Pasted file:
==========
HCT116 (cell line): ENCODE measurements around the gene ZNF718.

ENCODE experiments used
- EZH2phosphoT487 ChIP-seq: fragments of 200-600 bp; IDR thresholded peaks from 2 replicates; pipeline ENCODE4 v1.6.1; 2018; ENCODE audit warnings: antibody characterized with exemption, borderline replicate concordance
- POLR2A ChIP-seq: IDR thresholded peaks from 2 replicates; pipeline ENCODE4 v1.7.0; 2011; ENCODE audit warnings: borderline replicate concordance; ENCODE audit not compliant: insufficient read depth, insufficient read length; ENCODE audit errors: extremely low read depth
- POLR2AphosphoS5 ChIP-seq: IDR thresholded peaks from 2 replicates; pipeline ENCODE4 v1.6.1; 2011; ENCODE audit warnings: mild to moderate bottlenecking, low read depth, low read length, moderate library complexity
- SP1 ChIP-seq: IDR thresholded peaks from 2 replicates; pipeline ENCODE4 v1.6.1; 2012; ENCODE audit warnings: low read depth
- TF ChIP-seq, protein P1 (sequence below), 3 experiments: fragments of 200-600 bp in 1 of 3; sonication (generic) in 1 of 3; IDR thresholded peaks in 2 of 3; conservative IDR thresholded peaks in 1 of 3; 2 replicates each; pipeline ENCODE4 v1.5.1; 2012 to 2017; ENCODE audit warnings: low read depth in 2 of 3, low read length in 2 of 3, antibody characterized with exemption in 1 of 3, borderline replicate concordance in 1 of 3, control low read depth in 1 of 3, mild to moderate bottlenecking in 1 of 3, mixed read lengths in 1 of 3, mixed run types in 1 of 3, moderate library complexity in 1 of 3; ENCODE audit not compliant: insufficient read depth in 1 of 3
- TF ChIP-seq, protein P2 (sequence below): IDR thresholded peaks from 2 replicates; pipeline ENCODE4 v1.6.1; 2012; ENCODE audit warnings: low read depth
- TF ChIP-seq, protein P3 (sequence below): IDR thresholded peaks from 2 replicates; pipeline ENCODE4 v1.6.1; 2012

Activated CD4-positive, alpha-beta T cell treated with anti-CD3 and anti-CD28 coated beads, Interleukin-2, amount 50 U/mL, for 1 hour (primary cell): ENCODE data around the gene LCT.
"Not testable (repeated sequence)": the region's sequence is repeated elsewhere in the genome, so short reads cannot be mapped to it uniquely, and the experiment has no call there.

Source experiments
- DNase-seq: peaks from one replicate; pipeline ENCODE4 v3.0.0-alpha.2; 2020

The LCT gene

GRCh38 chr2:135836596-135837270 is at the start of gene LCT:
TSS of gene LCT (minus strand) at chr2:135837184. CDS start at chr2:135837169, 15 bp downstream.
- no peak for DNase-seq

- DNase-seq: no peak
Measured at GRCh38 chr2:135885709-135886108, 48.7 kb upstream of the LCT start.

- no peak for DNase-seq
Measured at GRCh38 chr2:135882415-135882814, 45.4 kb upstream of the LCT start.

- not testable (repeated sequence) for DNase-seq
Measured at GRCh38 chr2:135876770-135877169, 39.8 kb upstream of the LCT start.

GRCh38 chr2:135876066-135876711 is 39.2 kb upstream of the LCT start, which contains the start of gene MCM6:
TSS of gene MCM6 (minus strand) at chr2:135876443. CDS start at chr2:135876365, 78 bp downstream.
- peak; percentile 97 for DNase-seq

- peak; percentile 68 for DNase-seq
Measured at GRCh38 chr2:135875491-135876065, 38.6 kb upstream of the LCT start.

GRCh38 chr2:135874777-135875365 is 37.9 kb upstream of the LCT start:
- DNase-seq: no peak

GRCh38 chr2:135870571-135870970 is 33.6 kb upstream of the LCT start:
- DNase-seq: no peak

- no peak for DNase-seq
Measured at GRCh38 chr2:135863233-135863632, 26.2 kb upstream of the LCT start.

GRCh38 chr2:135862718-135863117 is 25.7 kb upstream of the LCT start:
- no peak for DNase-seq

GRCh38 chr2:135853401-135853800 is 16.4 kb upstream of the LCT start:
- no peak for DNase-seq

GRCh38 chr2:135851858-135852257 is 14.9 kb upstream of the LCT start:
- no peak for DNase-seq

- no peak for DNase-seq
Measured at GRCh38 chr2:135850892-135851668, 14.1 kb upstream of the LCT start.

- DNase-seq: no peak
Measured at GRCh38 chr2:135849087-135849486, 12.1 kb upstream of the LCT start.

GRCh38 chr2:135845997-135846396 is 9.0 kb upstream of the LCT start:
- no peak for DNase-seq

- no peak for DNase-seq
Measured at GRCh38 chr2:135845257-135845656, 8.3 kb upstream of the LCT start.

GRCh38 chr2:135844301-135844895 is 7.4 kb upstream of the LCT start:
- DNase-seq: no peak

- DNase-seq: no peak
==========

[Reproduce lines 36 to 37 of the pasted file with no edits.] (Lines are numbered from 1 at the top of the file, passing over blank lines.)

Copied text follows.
- no peak for DNase-seq

GRCh38 chr2:135853401-135853800 is 16.4 kb upstream of the LCT start: